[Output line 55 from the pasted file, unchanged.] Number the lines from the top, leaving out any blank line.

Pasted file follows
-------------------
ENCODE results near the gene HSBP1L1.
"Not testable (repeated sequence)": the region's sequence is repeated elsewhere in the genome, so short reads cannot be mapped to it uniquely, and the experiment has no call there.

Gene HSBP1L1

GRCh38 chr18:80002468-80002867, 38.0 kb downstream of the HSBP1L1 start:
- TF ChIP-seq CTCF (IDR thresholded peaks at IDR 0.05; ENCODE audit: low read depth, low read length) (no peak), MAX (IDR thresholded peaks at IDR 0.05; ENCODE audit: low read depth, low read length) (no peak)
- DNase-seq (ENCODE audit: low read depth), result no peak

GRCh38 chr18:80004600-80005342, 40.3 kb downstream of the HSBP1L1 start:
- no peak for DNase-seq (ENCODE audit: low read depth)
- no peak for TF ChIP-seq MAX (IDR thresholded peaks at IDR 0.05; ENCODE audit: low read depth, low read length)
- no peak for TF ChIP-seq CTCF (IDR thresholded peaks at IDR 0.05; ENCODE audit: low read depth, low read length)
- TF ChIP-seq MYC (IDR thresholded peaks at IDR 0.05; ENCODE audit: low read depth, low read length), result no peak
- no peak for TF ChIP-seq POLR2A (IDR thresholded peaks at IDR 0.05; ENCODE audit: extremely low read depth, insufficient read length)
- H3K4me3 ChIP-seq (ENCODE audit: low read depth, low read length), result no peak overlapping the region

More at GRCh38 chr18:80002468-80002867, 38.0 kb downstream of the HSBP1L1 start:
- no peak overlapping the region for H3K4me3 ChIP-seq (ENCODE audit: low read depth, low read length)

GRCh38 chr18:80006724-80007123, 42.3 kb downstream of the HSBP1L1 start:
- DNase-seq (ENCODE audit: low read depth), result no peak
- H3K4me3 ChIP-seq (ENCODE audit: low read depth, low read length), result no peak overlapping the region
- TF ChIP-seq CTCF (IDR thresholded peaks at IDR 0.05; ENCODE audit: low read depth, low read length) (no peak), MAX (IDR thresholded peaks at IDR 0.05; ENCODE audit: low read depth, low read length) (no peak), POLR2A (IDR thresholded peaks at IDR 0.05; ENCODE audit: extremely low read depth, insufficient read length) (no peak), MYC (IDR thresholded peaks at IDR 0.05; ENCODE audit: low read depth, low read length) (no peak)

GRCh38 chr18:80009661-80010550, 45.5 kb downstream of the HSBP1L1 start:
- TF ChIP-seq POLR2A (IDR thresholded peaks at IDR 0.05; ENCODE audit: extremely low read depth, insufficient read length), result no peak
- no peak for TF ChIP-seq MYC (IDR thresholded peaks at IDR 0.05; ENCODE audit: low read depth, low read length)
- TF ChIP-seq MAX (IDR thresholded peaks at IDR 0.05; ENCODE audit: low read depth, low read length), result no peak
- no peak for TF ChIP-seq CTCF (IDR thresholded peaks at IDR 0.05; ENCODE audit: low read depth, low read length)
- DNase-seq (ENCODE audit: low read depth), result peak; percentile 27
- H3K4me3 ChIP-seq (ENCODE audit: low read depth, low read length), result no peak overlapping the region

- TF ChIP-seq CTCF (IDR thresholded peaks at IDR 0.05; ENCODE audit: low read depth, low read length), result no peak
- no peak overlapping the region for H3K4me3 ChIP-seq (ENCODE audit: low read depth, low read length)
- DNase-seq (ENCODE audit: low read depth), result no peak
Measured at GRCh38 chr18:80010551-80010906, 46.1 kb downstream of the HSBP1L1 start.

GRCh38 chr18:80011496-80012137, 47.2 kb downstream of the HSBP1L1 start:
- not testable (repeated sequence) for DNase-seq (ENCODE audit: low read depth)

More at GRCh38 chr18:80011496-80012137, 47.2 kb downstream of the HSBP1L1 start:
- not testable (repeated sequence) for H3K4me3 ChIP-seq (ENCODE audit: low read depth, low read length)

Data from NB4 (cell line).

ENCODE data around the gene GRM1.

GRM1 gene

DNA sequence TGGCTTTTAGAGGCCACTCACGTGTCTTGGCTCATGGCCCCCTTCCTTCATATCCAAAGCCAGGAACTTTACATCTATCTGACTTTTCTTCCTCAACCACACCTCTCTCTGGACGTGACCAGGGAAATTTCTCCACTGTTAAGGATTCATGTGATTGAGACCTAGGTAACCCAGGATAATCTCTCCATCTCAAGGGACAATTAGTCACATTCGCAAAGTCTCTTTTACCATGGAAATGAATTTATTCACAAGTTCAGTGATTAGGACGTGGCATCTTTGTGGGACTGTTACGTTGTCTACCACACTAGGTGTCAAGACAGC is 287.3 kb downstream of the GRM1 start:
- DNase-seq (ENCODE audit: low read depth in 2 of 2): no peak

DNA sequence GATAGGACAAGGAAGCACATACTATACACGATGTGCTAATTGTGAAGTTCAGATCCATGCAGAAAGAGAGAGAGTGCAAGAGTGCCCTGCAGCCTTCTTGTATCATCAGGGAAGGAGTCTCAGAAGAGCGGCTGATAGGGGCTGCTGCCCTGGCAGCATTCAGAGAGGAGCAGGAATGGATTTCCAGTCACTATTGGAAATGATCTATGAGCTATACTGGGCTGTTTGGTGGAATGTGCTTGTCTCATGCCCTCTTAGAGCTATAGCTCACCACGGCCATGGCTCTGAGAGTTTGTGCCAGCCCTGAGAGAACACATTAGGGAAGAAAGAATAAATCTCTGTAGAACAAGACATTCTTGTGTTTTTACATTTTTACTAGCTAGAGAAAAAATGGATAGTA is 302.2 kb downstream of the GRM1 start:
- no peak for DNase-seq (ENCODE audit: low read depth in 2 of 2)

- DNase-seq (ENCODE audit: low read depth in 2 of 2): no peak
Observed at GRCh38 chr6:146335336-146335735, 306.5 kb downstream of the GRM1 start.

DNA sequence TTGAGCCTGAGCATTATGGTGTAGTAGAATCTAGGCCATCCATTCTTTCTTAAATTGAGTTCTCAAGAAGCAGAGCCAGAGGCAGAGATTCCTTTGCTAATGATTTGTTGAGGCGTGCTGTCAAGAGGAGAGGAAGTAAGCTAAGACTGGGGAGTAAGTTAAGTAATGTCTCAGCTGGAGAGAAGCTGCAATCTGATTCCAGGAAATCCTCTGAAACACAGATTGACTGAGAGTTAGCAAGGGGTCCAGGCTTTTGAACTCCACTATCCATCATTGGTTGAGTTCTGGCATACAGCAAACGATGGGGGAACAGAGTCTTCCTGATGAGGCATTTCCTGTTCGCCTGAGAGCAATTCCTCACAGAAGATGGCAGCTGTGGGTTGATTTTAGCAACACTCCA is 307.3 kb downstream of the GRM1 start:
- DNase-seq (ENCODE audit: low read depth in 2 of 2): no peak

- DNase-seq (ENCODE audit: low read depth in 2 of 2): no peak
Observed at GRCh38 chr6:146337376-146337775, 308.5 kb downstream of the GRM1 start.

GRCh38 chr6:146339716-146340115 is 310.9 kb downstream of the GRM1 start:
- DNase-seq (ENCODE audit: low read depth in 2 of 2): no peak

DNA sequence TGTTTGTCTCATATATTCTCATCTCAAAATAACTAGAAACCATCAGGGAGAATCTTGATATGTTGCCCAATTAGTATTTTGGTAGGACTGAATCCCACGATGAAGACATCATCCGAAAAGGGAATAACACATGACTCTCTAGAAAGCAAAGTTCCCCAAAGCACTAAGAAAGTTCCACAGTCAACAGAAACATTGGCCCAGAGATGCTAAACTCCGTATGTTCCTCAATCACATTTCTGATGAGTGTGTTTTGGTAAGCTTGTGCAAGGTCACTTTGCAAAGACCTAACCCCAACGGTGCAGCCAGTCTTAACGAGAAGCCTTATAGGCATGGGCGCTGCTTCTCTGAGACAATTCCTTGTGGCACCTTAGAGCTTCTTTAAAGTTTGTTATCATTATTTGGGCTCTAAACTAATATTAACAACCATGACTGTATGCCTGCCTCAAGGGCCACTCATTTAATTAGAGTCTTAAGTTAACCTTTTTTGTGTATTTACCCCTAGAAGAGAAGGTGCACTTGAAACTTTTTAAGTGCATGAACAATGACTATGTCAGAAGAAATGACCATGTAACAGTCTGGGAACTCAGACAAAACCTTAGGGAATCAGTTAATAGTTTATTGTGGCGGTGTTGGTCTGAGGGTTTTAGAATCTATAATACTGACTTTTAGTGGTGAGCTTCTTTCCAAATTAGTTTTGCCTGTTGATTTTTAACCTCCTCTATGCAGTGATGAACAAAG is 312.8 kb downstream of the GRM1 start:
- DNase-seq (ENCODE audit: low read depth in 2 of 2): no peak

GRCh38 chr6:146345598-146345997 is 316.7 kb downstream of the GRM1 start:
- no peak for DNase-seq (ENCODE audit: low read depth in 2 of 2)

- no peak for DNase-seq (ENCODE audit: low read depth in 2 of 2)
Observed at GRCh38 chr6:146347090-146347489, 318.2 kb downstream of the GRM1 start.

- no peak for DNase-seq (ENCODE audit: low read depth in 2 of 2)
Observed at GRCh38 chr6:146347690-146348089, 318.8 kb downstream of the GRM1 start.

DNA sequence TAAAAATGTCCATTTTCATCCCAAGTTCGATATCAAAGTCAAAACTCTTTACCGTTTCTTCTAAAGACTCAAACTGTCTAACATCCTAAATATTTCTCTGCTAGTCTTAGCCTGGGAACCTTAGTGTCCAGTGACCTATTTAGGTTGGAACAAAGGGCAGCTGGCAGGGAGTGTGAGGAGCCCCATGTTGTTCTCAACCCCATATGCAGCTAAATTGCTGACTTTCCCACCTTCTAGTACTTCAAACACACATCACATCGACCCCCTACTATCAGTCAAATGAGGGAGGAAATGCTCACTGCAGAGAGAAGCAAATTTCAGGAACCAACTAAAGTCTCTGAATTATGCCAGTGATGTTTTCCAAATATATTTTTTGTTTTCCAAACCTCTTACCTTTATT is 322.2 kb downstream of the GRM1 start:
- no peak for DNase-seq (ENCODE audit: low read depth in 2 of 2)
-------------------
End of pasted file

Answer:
Observed at GRCh38 chr6:146347090-146347489, 318.2 kb downstream of the GRM1 start.